We will print your letter and I hope this is a satisfactory response. I am sorry to have caused offence but as this is the result of your association with an institution and set of beliefs I hope that the article won’t be percieved as a personal attack on you or other members of your faith.

Huw Green



Thank you for your reply. Permit me to respond on a couple of points. As you may anticipate I still do not agree entirely with your examples, but I understand to an extent where you are coming from. The Church has not done itself many favours in many areas of life, but it is important to remember that the Church is made up of fallen humans- we screw things up, and we are not always an accurate reflection of what our faith believes, which is a deep shame.

Thank you for conceding that US foreign policy if it is religiously motivated at all is a warped version of Christianity (conveniently forgetting at least one commandment among other things). The number of Christians (and other faith groups) involved in the anti-war protests surely highlights a discrepancy (I know of no Christians who agreed with going to war).
Too often things are perceived to have religious motivations, or religion is blamed for people’s actions, when actually the blame lies elsewhere. The Pope’s comments on contraception I would agree are not the wisest, or most helpful. However, that by no means can take the sole blame. A far greater problem is sexual promiscuity (WHO-an entirely secular organisation- has stated that the spread of STIs would stop virtually overnight if people had just one sexual partner). In certain areas there are also the added complications of witchdoctors giving the advice that sleeping with a virgin cures AIDS, which is leading to the rape of very young girls.

I do not believe that our faith should be blind, though for many people it is. Personally I think people should question what they are told, and weigh it up for themselves. Apart from anything else, if you have thought about what you believe and why, you have a lot more confidence and motivation in it.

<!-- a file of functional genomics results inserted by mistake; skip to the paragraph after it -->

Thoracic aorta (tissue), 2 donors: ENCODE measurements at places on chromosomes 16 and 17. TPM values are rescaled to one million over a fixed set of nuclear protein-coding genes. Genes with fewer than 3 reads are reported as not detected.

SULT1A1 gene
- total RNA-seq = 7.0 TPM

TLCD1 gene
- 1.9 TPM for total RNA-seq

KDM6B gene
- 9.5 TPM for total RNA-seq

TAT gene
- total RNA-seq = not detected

Dear Caroline,

Thankyou for your measured response. I have to say that I agree that the distinction between church politics and Christianity as a movement is a necessary one to make. Additionally, you are right, it is people who screw up and secular leaders have done things that are too mutitudinous and gruesome to list here. Maybe it is safe to say that conviction about binary moral values is dangerous in policy. This way of thinking is certainly not confined to Chritsianity. furthermore, not all Christians are governed by strict and non-negotiable codes of ethics.



One Comment
  • andrewgibson
    20 June 2006 at 06:32
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    A question to both- Is it OK to lie to people if in the long-run it will help them? An example would be the lie that if you commit adultery you will go to Hell. Obviously having AIDS would be ‘hell on earth’ but that is not the same thing as Hell, the place many Christians teach to be real. Whilst celibacy would halt the spread of AIDS, condoms would be pretty useful as well and many adults could have this explained to them without having to resort to metaphors such as Sin and Hell.
    The question about lying foir the greater good can be applied to many areas and I would like to hear people’s views on it.
    yours sincerely
    andrew gibson

    ps. sorry for writing so much on your blog Huw. I really am going now